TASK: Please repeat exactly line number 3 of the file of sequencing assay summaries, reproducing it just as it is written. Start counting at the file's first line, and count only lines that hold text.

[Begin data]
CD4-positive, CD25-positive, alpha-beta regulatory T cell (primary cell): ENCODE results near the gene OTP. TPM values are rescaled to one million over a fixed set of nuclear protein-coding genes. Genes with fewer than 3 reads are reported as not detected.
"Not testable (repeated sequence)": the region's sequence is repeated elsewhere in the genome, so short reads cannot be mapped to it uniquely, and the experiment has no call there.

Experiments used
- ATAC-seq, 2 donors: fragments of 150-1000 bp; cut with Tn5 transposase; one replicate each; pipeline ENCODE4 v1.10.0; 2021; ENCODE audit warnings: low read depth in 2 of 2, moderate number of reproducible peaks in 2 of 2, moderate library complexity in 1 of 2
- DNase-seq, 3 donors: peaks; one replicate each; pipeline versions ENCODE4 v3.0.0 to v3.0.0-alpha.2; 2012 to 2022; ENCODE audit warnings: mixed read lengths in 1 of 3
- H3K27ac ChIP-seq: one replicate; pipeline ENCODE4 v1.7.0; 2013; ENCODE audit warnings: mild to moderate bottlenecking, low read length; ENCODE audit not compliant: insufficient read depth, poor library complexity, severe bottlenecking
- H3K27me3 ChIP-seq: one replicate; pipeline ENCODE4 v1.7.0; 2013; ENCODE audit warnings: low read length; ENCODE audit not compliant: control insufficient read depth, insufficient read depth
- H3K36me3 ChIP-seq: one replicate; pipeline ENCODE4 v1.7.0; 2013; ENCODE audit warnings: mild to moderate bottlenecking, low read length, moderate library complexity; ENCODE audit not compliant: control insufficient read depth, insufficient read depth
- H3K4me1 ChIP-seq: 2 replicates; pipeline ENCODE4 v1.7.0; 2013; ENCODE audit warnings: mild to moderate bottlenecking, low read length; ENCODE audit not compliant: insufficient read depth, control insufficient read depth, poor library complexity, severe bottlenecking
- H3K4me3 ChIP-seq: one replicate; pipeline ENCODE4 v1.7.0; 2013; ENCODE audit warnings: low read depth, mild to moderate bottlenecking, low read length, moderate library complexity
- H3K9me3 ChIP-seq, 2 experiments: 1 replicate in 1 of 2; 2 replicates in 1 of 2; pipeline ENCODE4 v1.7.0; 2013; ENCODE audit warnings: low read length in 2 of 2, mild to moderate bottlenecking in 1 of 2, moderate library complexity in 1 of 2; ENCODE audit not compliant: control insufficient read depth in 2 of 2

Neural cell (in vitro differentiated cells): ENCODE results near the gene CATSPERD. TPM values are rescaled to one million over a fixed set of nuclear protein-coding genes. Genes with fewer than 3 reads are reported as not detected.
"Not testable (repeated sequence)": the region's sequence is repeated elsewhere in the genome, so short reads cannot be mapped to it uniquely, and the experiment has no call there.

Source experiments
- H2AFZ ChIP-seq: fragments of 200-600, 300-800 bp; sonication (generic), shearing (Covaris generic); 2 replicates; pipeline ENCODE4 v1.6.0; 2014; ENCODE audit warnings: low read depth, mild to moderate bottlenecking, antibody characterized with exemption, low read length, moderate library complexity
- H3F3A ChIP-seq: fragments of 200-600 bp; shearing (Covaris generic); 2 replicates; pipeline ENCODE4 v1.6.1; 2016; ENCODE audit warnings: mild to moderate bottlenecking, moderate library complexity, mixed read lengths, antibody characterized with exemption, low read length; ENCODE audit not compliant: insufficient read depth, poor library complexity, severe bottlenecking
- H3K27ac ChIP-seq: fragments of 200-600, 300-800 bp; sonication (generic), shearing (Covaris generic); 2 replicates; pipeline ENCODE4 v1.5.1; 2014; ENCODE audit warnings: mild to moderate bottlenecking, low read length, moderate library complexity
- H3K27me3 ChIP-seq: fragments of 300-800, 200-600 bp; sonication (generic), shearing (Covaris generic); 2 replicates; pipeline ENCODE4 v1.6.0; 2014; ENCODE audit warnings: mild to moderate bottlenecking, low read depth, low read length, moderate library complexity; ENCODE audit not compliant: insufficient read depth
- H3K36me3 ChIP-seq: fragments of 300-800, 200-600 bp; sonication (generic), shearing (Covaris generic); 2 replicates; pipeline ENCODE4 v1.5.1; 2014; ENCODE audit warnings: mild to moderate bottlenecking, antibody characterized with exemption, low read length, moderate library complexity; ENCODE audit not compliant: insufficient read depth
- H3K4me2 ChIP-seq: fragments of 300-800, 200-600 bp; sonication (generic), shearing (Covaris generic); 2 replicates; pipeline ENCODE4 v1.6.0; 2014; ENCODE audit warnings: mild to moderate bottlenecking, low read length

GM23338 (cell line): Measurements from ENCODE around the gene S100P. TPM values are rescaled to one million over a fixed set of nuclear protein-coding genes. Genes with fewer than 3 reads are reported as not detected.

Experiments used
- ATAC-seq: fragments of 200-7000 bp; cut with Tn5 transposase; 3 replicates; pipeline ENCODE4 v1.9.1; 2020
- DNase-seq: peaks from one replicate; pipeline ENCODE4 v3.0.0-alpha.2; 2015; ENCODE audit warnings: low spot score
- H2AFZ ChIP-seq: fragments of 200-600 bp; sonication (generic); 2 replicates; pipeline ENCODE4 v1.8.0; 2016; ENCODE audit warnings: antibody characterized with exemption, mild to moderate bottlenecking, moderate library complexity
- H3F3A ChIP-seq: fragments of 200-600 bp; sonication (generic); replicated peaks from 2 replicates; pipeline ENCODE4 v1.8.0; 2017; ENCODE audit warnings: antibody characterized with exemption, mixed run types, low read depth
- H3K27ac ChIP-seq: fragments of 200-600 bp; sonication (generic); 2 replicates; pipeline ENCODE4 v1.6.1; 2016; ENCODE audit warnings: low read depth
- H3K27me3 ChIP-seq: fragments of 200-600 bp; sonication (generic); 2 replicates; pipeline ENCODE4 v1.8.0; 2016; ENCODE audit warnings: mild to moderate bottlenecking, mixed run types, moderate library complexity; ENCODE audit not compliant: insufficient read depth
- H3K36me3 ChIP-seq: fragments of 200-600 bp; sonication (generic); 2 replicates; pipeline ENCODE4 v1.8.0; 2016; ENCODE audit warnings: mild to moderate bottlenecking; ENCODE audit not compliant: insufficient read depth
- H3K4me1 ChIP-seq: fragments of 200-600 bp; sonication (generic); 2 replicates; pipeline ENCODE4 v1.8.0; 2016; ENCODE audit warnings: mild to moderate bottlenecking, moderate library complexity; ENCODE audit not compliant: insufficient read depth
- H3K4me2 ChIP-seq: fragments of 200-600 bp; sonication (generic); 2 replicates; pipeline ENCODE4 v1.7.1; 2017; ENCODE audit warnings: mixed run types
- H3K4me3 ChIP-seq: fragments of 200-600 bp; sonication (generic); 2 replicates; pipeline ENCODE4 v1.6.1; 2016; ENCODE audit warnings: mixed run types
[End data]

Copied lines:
Experiments used